Many Democrats find the lack of reaction baffling. Surely, they say after each new revelation, this piece of evidence will be the one to cause Trump supporters to abandon their candidate en masse.

 


 

Nothing to See

 


 

The Atlantic 

September 11, 2020

 

Donald Trump Is Waiting for You in First Class
‘I Moved on Her Very Heavily’: Part 3

 

Story by E. Jean Carroll

 

In her 2019 memoir, What Do We Need Men For?, E. Jean Carroll accused Donald Trump of rape, in a Bergdorf’s dressing room in the mid-1990s. After the president denied ever meeting her and dismissed her story as a Democratic plot, she sued him for defamation. Carroll was not, of course, the first woman to say that Trump had sexually harassed or assaulted her, but unlike so many other powerful men, the president has remained unscathed by the #MeToo reckoning. So in the run-up to the November 3 election, Carroll is interviewing other women who alleged that Trump suddenly and without consent “moved on” them, to cite his locution in the Access Hollywood tape. “I’m automatically attracted to beautiful—I just start kissing them, it’s like a magnet … And when you’re a star, they let you do it. You can do anything. Grab ’em by the pussy.”

 


 

RAW STORY
Investigates

September 21, 2020

 

Expert on cult movements: Trump’s attempts
to falsify reality follows ‘pattern of the Nazis’

 

By Igor Derysh, Salon 

 

A prominent psychiatrist who spent years studying Nazi Germany has called for mental health professionals to speak out about President Trump’s “falsification of reality” ahead of the election, warning that his attacks on the truth echo those of the Nazis.

 

Dr. Robert Jay Lifton, distinguished professor emeritus at John Jay College and the Graduate Center of the City University of New York and a leading psychohistorian who has written extensively about doctors who aided Nazi war crimes, has long called for mental health experts to defy warnings from the American Psychiatric Association (APA) and speak out about Trump’s mental health. Lifton recently published a book entitled Losing Reality: On Cults, Cultism, and the Mindset of Political and Religious Zealotry and was one of the 27 mental health experts featured in The Dangerous Case of Donald Trump, the bestseller edited by Yale psychiatrist Dr. Bandy X. Lee in which mental health professionals assessed the president.

 

Lifton told Salon that the book and a Yale conference on the topic began the movement of “psychologists and psychiatrists speaking out against Trump.”

 

“I spoke about what I called malignant normality that was being imposed on us, and the need to be witnessing professionals who told the truth and oppose the malignant normality,” he said in an interview last week.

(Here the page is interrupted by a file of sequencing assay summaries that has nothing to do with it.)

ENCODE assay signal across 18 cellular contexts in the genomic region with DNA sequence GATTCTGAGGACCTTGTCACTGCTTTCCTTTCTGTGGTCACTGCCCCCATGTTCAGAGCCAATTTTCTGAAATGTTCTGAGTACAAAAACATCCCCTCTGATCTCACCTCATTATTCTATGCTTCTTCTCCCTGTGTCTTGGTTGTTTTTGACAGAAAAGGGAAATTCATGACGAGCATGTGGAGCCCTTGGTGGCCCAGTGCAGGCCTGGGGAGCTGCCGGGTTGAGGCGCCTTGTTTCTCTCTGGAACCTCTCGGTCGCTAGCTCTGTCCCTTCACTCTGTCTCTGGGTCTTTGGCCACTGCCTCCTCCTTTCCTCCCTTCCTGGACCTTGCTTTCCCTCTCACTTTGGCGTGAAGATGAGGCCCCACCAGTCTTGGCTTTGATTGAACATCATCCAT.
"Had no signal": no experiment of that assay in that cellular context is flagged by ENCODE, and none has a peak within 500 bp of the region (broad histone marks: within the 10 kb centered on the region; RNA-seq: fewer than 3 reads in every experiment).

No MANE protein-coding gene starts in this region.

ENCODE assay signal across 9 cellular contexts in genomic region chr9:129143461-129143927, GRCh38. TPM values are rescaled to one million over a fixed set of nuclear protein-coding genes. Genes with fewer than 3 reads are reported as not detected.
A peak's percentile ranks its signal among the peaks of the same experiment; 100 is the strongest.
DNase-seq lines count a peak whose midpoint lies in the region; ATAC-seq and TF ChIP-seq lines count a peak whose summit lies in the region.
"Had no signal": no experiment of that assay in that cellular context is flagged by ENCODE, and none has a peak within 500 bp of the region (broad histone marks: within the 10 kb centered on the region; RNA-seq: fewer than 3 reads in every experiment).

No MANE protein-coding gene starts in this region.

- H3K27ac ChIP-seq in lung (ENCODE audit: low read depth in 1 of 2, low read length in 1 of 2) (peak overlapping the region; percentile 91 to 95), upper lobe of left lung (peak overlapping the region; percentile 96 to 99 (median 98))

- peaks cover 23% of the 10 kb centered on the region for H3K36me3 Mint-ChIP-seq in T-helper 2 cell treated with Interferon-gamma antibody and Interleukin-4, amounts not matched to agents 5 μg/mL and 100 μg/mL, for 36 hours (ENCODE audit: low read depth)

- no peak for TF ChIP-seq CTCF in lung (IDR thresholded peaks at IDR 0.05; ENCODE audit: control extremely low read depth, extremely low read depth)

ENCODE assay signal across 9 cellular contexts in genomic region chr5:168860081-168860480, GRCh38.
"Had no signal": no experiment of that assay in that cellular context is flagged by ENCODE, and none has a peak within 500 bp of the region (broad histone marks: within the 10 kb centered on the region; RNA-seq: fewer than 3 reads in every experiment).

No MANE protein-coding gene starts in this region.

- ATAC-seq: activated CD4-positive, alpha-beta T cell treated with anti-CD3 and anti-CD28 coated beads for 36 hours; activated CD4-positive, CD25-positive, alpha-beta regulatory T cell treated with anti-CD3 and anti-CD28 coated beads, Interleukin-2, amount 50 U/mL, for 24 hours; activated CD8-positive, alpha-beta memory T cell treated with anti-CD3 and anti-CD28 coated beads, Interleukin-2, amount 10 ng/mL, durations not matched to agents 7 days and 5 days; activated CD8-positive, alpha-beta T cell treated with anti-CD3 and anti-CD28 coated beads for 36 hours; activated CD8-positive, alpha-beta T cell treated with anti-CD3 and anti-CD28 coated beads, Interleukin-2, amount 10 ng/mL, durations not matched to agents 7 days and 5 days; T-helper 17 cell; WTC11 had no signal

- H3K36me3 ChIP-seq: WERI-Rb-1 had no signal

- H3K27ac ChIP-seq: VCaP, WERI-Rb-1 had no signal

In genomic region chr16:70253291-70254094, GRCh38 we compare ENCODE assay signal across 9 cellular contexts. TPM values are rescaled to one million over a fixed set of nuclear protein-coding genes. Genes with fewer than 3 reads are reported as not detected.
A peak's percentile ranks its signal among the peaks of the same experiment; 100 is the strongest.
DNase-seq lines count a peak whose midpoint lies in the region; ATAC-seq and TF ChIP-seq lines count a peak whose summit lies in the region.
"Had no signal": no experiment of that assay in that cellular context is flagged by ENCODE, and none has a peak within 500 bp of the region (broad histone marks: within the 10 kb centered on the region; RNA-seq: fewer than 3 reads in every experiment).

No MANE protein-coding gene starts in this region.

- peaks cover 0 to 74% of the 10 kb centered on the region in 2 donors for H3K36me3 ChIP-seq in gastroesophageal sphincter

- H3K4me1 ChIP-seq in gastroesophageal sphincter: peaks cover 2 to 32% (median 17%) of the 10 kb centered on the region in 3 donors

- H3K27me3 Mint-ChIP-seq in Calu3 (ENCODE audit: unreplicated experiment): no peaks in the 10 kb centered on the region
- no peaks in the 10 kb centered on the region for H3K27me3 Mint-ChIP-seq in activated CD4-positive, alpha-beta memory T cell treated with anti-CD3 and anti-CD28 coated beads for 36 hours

Lifton said that Trump’s supporters and enablers exhibit the same “cult-like behavior” that he has studied, adding that the current administration has “Trumpified” every part of the federal government, in much the same way that the German government was “Nazified” under Adolf Hitler.

 


 

Professor Jason Stanley, in his book How Fascism Works: The Politics of Us and Them, observed that “The leader proposes that only he can solve it and all of his political opponents are enemies or traitors.” Stanley says recent global events, including the pandemic and the protests, have substantiated his concern about how fascist rhetoric is showing up in politics and policies around the world.

 

wikipedia/Fascism

 


 

Nothing to See

 


 

60 Minutes Australia

September 20, 2020

 

EXCLUSIVE: Melania Trump’s former friend reveals White House secrets

 

Just as the world has never experienced a United States President quite like Donald Trump, it’s not seen a First Lady like Melania Trump either. Despite being one of the most photographed women on the planet, she remains virtually unknown. But wealthy New York socialite Stephanie Winston Wolkoff is now controversially trying to change all that. She says she was “besties” with Melania for 15 years, and because of their friendship was not only appointed a senior adviser to the First Lady, she was also asked to organise Trump’s presidential inauguration.

 

But two years ago the friendship between the two women soured. Stephanie claims she was the victim of an orchestrated political hit and was bitterly disappointed when Melania abandoned her. Many are calling it a despicable act of revenge, but Stephanie has now written a tell-all book about the First Lady and her secrets, and as she explains to Liam Bartlett in an exclusive interview, there are plenty of secrets to tell about Melania and the Donald.

 


 

Nothing to See

 


 

The Atlantic

September 28, 2020

 

The Tedium of Trump

 

No matter how many crazy things happen, the fundamentals are the same: The president is a greedy racist and misogynist who does not understand his job.

 

By Quinta Jurecic

 

Donald Trump has built his public persona around the central importance of grabbing attention—whether his actions provoke delight or fury. And yet he is, and has long been, boring.